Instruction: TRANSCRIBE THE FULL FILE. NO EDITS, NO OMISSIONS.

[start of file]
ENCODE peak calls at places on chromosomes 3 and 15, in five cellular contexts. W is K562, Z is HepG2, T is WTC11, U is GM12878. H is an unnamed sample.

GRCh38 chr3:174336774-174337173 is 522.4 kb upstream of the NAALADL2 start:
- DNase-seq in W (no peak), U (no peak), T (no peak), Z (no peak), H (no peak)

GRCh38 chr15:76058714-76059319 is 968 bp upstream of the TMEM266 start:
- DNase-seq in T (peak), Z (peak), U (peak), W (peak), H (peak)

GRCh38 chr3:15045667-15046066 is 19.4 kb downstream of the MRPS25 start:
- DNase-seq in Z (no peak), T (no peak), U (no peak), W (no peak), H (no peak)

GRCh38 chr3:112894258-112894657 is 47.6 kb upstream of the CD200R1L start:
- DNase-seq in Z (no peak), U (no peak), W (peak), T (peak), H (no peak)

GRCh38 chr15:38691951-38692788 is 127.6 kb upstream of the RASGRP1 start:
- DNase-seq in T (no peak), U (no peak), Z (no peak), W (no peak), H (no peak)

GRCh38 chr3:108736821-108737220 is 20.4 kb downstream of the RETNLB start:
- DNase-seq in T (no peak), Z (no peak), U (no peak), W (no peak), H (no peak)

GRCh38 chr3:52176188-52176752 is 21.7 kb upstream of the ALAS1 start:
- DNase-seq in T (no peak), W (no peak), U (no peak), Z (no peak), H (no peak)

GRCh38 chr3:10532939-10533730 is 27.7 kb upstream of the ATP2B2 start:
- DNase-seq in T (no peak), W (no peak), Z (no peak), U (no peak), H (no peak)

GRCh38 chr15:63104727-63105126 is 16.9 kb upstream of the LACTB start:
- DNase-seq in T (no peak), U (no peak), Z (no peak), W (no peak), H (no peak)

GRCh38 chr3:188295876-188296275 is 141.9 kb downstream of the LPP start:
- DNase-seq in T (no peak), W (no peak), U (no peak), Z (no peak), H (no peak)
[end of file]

ENCODE peak calls at places on chromosomes 3 and 15, in five cellular contexts. W is K562, Z is HepG2, T is WTC11, U is GM12878. H is an unnamed sample.

GRCh38 chr3:174336774-174337173 is 522.4 kb upstream of the NAALADL2 start:
- DNase-seq in W (no peak), U (no peak), T (no peak), Z (no peak), H (no peak)

GRCh38 chr15:76058714-76059319 is 968 bp upstream of the TMEM266 start:
- DNase-seq in T (peak), Z (peak), U (peak), W (peak), H (peak)

GRCh38 chr3:15045667-15046066 is 19.4 kb downstream of the MRPS25 start:
- DNase-seq in Z (no peak), T (no peak), U (no peak), W (no peak), H (no peak)

GRCh38 chr3:112894258-112894657 is 47.6 kb upstream of the CD200R1L start:
- DNase-seq in Z (no peak), U (no peak), W (peak), T (peak), H (no peak)

GRCh38 chr15:38691951-38692788 is 127.6 kb upstream of the RASGRP1 start:
- DNase-seq in T (no peak), U (no peak), Z (no peak), W (no peak), H (no peak)

GRCh38 chr3:108736821-108737220 is 20.4 kb downstream of the RETNLB start:
- DNase-seq in T (no peak), Z (no peak), U (no peak), W (no peak), H (no peak)

GRCh38 chr3:52176188-52176752 is 21.7 kb upstream of the ALAS1 start:
- DNase-seq in T (no peak), W (no peak), U (no peak), Z (no peak), H (no peak)

GRCh38 chr3:10532939-10533730 is 27.7 kb upstream of the ATP2B2 start:
- DNase-seq in T (no peak), W (no peak), Z (no peak), U (no peak), H (no peak)

GRCh38 chr15:63104727-63105126 is 16.9 kb upstream of the LACTB start:
- DNase-seq in T (no peak), U (no peak), Z (no peak), W (no peak), H (no peak)

GRCh38 chr3:188295876-188296275 is 141.9 kb downstream of the LPP start:
- DNase-seq in T (no peak), W (no peak), U (no peak), Z (no peak), H (no peak)